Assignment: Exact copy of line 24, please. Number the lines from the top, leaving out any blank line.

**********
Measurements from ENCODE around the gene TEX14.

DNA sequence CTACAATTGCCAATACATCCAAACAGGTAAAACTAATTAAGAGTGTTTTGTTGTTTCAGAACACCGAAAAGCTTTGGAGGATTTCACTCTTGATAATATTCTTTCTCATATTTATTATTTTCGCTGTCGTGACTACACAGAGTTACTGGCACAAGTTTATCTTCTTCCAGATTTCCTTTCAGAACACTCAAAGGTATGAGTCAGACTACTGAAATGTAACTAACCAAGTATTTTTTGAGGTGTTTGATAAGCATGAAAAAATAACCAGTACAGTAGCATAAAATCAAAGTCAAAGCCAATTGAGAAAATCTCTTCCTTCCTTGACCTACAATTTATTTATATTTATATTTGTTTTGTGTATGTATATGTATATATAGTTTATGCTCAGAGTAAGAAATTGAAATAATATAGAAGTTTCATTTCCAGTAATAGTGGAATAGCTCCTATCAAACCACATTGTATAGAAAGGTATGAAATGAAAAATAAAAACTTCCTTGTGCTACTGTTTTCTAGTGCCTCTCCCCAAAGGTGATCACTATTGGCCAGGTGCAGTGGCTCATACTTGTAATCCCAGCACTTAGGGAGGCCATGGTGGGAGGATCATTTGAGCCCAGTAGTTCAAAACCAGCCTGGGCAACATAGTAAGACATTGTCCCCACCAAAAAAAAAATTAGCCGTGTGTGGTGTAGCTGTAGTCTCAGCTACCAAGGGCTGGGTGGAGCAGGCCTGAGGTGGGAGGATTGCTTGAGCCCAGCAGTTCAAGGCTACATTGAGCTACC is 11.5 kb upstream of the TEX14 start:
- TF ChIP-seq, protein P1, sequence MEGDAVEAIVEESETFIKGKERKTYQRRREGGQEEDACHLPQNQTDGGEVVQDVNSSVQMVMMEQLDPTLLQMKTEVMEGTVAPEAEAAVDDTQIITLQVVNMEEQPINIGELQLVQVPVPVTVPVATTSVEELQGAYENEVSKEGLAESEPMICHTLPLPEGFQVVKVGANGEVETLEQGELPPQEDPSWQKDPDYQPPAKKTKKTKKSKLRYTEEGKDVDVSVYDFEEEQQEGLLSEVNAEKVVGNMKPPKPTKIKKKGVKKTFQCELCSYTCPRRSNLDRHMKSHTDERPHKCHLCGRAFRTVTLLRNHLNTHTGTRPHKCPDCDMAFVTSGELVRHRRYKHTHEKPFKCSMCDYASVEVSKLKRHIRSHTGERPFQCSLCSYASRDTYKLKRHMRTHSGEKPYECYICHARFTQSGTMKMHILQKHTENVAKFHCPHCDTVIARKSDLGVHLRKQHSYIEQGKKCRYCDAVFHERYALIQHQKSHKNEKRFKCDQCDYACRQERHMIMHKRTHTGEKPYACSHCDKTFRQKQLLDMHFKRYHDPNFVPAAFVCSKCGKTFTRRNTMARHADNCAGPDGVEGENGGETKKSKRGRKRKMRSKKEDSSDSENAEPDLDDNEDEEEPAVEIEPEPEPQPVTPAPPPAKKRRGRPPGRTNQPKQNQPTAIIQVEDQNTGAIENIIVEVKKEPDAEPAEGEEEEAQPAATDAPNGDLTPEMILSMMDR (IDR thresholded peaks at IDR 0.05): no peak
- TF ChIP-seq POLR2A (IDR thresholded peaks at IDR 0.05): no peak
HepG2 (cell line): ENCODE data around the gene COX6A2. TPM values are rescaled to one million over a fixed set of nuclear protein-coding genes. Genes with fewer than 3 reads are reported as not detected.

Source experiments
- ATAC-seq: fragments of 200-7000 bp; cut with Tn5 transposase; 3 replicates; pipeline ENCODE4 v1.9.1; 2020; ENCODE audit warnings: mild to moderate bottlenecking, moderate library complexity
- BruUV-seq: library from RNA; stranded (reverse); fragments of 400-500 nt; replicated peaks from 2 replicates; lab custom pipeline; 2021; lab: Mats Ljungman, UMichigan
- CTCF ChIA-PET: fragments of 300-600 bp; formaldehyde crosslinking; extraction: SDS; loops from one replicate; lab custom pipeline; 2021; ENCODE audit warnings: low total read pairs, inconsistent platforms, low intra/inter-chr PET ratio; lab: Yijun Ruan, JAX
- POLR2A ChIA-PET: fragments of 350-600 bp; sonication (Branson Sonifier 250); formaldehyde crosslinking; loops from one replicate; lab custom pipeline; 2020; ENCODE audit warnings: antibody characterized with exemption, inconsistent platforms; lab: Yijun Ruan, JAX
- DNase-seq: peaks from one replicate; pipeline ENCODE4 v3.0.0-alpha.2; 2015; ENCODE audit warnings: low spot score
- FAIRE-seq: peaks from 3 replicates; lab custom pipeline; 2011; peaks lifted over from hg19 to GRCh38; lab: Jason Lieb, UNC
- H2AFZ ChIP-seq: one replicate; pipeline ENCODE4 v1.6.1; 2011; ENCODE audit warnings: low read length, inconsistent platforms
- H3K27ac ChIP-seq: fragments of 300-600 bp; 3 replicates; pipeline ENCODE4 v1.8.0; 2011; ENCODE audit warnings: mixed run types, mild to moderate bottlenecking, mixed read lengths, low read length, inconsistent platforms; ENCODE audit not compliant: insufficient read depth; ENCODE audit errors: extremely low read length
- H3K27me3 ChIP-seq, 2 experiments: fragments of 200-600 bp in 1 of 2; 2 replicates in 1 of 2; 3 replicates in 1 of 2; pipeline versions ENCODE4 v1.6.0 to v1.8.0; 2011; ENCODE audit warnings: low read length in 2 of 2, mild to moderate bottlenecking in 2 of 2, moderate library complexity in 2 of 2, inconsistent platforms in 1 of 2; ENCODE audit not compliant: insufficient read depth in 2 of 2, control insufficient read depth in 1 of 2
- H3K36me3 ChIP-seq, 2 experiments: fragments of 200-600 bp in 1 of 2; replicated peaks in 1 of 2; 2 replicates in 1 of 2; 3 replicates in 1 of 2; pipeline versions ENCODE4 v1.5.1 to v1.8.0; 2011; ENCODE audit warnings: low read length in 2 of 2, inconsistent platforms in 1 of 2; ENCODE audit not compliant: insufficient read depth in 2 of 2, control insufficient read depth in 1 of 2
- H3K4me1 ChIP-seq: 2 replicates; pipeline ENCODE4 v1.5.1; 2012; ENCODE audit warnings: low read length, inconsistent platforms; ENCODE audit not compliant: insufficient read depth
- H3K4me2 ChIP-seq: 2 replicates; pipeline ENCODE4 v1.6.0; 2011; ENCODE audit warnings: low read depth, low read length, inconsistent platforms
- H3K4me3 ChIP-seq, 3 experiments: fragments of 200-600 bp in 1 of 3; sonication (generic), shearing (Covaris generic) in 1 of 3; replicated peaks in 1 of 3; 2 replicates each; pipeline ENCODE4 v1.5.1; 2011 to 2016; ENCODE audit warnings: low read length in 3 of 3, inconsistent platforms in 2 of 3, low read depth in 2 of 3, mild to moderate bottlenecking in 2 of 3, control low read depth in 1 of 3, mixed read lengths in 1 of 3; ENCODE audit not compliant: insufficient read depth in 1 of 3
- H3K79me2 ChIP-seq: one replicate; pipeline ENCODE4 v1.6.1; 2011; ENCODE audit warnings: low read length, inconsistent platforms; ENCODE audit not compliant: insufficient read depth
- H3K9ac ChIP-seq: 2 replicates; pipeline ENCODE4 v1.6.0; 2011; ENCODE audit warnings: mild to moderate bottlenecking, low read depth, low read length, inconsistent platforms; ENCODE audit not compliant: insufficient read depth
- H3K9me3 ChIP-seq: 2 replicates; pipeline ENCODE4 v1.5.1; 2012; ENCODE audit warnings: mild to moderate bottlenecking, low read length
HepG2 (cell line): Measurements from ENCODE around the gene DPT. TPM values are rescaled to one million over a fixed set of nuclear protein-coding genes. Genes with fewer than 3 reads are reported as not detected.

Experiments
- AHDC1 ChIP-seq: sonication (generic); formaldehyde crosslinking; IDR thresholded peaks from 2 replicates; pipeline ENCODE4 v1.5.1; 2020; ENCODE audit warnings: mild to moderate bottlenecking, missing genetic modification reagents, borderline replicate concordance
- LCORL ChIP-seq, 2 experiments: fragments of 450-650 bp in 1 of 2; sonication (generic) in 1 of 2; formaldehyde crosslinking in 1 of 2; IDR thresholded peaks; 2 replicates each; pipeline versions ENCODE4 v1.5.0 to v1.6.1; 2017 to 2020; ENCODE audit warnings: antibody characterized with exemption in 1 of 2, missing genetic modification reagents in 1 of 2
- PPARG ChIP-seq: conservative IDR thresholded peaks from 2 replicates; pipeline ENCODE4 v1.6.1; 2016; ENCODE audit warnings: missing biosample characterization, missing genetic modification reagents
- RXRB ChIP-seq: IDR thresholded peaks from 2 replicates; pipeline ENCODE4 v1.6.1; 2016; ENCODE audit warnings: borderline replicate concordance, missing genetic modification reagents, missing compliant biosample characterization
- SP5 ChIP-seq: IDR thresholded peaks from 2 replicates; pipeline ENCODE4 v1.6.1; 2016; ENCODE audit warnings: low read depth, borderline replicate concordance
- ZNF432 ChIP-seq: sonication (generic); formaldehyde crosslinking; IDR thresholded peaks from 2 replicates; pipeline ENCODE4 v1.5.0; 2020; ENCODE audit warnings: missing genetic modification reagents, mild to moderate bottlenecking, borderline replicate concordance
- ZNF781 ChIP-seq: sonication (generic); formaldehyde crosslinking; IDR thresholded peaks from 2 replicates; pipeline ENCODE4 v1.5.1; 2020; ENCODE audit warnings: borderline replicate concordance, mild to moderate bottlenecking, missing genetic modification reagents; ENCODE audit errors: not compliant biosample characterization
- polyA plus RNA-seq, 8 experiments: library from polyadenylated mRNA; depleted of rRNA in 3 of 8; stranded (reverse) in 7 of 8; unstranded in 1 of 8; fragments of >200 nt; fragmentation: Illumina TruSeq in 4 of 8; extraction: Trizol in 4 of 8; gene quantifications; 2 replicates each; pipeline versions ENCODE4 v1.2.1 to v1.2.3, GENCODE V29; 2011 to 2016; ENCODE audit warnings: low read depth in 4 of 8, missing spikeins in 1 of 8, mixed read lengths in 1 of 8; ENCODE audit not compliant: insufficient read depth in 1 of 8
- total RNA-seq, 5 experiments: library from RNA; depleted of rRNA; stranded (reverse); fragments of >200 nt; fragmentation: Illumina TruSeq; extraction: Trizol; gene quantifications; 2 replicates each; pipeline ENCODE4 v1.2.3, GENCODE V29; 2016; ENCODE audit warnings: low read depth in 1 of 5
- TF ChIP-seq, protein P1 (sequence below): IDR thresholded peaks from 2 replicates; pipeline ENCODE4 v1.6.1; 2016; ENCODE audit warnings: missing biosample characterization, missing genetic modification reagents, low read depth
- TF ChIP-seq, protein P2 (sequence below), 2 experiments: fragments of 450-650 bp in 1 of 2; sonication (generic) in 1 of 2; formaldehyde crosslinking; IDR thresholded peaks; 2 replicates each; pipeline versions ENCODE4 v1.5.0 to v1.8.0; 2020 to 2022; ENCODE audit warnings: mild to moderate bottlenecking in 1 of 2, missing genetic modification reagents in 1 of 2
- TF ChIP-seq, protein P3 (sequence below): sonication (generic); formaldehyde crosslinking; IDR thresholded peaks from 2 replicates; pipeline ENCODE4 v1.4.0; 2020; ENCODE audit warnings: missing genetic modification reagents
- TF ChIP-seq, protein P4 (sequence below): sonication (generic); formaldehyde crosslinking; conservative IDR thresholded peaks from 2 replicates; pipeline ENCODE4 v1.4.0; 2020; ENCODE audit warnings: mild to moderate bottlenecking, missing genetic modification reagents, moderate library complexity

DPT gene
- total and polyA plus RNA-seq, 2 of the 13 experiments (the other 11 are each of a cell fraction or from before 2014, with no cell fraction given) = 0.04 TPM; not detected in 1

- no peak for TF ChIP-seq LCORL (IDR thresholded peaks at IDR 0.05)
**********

Experiments